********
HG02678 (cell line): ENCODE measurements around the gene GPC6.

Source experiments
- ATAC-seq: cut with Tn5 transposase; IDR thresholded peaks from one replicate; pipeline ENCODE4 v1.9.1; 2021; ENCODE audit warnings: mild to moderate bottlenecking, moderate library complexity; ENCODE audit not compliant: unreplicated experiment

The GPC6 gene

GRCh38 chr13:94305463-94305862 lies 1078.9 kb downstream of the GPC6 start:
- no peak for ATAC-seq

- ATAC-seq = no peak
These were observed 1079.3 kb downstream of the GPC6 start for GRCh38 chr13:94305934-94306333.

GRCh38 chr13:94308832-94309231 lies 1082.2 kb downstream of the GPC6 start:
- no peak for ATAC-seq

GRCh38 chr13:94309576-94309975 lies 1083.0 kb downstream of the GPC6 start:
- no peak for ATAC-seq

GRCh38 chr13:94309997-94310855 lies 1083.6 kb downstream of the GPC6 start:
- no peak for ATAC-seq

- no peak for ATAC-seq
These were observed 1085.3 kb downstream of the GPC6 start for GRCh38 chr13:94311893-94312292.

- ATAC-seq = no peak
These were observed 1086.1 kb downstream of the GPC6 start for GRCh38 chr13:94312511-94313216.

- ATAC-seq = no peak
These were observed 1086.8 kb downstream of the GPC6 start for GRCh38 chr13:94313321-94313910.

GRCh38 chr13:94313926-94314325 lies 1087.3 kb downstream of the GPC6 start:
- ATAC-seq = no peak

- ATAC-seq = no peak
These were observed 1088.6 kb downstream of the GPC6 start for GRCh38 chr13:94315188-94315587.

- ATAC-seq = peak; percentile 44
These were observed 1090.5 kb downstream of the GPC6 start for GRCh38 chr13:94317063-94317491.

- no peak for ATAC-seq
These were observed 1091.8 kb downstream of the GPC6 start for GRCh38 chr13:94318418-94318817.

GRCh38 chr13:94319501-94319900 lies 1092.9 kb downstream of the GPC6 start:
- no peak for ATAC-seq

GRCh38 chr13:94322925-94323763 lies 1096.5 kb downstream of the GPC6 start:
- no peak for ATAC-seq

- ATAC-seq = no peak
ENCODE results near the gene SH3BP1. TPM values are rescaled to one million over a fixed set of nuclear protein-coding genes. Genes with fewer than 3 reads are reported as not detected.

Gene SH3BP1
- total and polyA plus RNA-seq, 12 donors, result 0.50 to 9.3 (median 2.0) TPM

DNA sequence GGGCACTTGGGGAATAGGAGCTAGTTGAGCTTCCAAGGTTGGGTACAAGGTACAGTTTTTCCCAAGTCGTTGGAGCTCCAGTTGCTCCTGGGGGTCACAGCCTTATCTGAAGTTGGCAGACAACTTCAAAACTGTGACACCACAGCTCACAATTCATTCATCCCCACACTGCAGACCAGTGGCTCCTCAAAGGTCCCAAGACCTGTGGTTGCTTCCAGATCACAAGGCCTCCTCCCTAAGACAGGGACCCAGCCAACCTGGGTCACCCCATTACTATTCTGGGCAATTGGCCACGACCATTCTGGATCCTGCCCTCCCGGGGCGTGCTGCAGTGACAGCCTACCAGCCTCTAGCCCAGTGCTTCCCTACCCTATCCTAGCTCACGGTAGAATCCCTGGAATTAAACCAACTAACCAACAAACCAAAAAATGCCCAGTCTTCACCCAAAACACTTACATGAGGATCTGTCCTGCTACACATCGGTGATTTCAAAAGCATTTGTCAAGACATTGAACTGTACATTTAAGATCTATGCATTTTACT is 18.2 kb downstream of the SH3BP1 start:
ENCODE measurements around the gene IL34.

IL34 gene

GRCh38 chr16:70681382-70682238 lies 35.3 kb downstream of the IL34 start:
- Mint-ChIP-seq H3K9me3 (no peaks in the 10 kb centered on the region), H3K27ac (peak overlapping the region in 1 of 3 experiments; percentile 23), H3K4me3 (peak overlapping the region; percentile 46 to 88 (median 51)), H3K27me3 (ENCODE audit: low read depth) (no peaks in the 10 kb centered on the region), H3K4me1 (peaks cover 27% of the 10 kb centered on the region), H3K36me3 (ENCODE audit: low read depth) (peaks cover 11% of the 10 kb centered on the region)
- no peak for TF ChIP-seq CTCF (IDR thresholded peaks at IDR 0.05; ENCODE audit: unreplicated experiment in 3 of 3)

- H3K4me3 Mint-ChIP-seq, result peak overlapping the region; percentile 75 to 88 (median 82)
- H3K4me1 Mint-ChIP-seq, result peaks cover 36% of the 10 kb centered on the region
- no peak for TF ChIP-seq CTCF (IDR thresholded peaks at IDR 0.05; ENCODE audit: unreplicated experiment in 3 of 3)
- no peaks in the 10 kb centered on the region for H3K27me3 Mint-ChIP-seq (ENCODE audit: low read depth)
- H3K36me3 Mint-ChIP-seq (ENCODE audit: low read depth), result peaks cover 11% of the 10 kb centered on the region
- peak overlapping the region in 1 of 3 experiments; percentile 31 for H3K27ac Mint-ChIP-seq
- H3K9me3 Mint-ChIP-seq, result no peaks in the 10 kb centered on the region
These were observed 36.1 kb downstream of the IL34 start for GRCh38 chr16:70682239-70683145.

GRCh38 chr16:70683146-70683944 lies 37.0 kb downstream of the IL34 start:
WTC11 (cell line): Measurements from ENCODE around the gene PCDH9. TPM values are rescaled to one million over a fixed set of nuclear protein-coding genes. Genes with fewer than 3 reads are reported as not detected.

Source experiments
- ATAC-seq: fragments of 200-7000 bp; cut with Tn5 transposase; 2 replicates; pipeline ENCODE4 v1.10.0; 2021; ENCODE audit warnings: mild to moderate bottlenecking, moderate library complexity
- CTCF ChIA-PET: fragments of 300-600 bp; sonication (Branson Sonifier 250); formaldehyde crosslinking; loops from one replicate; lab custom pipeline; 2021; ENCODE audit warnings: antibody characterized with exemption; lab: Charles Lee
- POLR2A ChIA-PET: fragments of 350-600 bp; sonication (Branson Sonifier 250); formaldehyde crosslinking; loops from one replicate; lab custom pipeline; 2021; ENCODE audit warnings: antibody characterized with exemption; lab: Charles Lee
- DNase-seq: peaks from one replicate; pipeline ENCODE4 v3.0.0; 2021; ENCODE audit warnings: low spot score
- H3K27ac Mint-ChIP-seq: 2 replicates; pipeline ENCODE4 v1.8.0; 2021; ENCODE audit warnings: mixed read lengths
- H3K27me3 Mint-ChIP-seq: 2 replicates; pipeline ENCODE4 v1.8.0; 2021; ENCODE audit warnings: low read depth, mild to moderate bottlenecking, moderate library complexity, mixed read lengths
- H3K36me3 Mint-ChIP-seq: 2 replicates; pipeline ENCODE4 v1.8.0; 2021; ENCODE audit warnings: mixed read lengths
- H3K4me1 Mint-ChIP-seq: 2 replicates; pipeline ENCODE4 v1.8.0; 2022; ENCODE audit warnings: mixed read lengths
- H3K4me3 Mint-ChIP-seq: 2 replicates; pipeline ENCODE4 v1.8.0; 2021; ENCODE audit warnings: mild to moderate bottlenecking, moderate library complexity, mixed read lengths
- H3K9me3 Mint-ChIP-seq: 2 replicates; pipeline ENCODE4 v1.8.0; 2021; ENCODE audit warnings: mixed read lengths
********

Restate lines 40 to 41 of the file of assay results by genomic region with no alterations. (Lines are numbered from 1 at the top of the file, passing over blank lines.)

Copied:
GRCh38 chr16:70681382-70682238 lies 35.3 kb downstream of the IL34 start:
- Mint-ChIP-seq H3K9me3 (no peaks in the 10 kb centered on the region), H3K27ac (peak overlapping the region in 1 of 3 experiments; percentile 23), H3K4me3 (peak overlapping the region; percentile 46 to 88 (median 51)), H3K27me3 (ENCODE audit: low read depth) (no peaks in the 10 kb centered on the region), H3K4me1 (peaks cover 27% of the 10 kb centered on the region), H3K36me3 (ENCODE audit: low read depth) (peaks cover 11% of the 10 kb centered on the region)